Just to balance the dimension, it's also very important that you work within stipulated time. For someone like me now, I resume at 10:00 AM sometimes, 9:00 AM sometimes or even 11:00 AM, but that's because I work late and people know that, so they can't book me for an 8:00 AM or 9:00 AM meeting, because they know I won't be online.  But you know that if you send me a Slack message at 11:00 PM, I'll probably respond because I'm online. So don't resume by 11:00 AM and say you want to close by 5:00 PM. It's crucial that you do your work at the right time. If you are to resume by 8:00 AM and close by 5:00 PM, do it, just ensure that you do your work.

It's important that you communicate explicitly what work time works for you, how people can reach out to you, and when they can reach out to you especially in fully remote and hybrid environments

What advice would you give to tech professionals who feel guilty or anxious about taking time off or disconnecting from work?

There's this song which says, "Problem e no dey finish." As long as you are in Nigeria, there's no level of hard work will be enough.

This is what I mean, imagine that you are earning ₦2 million. With that amount, you live in a self-contained apartment at Ikoyi or Lekki. Life is good. You drive one Toyota Camry, UK used. Suddenly, the petrol that you are buying at ₦200 per litre is now ₦500 per litre. That means that the petrol you could buy for ₦20,000 before is now ₦50,000.

Does that mean that you'll work harder to be able to make that kind of money back? No, obviously. So matter how hard you work, you can never work hard enough. That's the first lesson I learnt.

Rest is very important, because if you break down, all the time that you didn't use to rest, your body is going to ask you for it. So do not feel guilty about taking time off. Rest is not another task, it's a necessity.

Recommend tips experienced African tech professionals can use to maintain work/life balance?

I've earlier spoken of the importance of rest. Another thing I've noticed from conversing with a lot of people is that they want to have fun, but they don't know how to have fun. I know of three places in Lagos where you can literally learn how to dance Salsa for free.

Just show up and you learn how to dance for free. Have hobbies, and have things that interest you outside work. When you have things that interest you outside work, you will invest time in it, the way you invest time in work.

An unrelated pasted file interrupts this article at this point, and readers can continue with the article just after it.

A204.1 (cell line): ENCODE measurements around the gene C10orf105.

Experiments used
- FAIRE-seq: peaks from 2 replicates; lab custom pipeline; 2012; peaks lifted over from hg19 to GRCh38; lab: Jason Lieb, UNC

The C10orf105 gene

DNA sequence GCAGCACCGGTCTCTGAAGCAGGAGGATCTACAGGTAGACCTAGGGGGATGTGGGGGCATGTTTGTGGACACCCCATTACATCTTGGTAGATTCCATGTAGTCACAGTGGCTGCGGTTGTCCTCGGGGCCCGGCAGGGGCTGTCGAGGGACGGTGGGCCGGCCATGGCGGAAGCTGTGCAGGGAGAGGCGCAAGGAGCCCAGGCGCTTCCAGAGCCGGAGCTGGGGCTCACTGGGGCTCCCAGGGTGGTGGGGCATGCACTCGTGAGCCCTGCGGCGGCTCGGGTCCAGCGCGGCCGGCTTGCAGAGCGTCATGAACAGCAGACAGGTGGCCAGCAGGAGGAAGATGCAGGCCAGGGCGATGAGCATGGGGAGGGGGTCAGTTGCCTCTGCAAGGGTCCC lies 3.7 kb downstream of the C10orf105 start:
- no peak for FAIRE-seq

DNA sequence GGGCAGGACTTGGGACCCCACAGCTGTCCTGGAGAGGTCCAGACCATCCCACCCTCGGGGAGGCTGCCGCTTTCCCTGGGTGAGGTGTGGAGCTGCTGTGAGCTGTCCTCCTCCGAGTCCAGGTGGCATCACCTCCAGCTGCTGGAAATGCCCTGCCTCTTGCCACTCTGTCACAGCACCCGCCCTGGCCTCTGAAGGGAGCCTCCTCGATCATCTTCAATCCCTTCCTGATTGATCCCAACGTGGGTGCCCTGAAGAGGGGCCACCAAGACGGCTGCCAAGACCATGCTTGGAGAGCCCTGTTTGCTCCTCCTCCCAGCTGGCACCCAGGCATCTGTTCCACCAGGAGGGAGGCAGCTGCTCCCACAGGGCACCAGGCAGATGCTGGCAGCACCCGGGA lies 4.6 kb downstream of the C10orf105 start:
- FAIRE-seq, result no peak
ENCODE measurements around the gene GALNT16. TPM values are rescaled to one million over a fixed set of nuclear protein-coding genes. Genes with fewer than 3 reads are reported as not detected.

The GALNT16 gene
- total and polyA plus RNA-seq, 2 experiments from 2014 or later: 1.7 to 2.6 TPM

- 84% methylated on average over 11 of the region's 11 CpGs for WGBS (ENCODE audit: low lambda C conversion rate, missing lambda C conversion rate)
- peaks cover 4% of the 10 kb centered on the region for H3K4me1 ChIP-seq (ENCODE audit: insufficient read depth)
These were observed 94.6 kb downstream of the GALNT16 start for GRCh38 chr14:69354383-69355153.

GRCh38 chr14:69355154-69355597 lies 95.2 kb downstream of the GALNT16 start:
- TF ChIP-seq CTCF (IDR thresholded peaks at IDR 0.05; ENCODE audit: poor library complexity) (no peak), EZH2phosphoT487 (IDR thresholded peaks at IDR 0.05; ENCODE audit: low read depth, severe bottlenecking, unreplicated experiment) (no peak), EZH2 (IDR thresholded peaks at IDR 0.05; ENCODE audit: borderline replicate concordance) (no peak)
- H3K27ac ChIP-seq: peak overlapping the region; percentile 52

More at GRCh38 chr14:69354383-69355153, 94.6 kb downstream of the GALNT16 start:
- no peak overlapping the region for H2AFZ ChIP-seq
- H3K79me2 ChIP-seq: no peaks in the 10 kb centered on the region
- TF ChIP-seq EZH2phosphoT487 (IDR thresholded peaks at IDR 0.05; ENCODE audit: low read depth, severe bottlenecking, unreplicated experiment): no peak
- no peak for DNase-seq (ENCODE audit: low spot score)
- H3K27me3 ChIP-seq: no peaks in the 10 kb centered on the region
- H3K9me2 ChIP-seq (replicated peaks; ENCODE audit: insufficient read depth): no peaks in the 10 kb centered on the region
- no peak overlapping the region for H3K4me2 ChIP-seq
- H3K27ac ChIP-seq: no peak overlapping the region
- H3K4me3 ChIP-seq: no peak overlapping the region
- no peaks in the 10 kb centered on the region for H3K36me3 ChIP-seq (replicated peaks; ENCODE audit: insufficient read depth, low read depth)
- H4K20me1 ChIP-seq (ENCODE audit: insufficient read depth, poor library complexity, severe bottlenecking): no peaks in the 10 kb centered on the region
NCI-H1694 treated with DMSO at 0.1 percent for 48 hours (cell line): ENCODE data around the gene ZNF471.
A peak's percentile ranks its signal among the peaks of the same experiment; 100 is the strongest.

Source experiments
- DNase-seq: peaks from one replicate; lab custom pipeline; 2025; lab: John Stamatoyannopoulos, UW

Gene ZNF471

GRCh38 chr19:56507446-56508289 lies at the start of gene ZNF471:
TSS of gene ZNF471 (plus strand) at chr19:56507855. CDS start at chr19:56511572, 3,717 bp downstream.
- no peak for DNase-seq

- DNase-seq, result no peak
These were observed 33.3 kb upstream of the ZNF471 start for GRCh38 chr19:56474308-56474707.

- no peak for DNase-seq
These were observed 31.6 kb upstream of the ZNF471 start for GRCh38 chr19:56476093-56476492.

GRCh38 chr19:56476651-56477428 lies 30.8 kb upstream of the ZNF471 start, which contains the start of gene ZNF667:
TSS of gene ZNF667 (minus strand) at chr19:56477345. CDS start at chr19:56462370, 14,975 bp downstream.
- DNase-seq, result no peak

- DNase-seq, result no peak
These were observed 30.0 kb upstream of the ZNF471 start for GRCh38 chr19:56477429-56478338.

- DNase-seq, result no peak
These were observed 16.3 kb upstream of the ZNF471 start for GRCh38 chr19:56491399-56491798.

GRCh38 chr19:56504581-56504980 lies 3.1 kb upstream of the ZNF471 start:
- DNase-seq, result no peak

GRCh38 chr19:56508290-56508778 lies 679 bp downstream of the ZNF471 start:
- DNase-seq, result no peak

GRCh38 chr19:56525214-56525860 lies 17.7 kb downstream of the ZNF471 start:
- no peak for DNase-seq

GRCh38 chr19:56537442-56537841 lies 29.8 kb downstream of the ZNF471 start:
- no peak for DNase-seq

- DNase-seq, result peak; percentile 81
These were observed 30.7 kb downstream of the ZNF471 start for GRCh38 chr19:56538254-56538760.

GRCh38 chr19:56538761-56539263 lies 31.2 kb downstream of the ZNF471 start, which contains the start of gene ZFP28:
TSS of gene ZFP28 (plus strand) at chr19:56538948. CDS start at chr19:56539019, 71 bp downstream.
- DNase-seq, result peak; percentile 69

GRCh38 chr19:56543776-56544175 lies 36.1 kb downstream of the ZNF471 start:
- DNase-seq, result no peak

So for example, if you are learning how to dance, and you are learning Salsa, you know that no matter the code that you have to write or the design you have to push out on Figma, you have a Salsa class by 7pm by then. You know that by that time, your laptop must be locked because you have to go to your Salsa class.

Have things you do outside work. You can also follow events. I always recommend Yellow Life of course because I'm their ambassador, but there are a lot of event pages. People that curate events, hangouts and meetups. I can vouch for travel-up, vibe-trippers, Alarinka etc. These people curate trips at very affordable costs.

These things are necessary, resting, travelling, touring, and seeing beyond the four corners of your room. Especially if you are doing a remote job or hybrid; like you don't go to the office every day, and have people that you can interact with spontaneously outside work. Find genuine hangouts where you can meet, talk, gist, play games, catch dreams and go back home refreshed and re-energized and relaxed.

Lastly, take on a side project or volunteer. It sounds like another kind of work but because you are volunteering, maybe you are lending your skill somewhere, or you are teaching somewhere, those things help you take off work pressure. This is because you are not soused with expectations, or KPIs, but because you are trying to give back to society.  

What are your parting thoughts on this topic?

I don’t think this discussion is ever going to end, what then matters is that we take deliberate actions to ensure people do not just make a living, they also live a life. As professionals- either in tech or in any other sector, let’s not forget to live while making a living. Rest is not a reward for hard work, it is part of your daily routine, just like eating.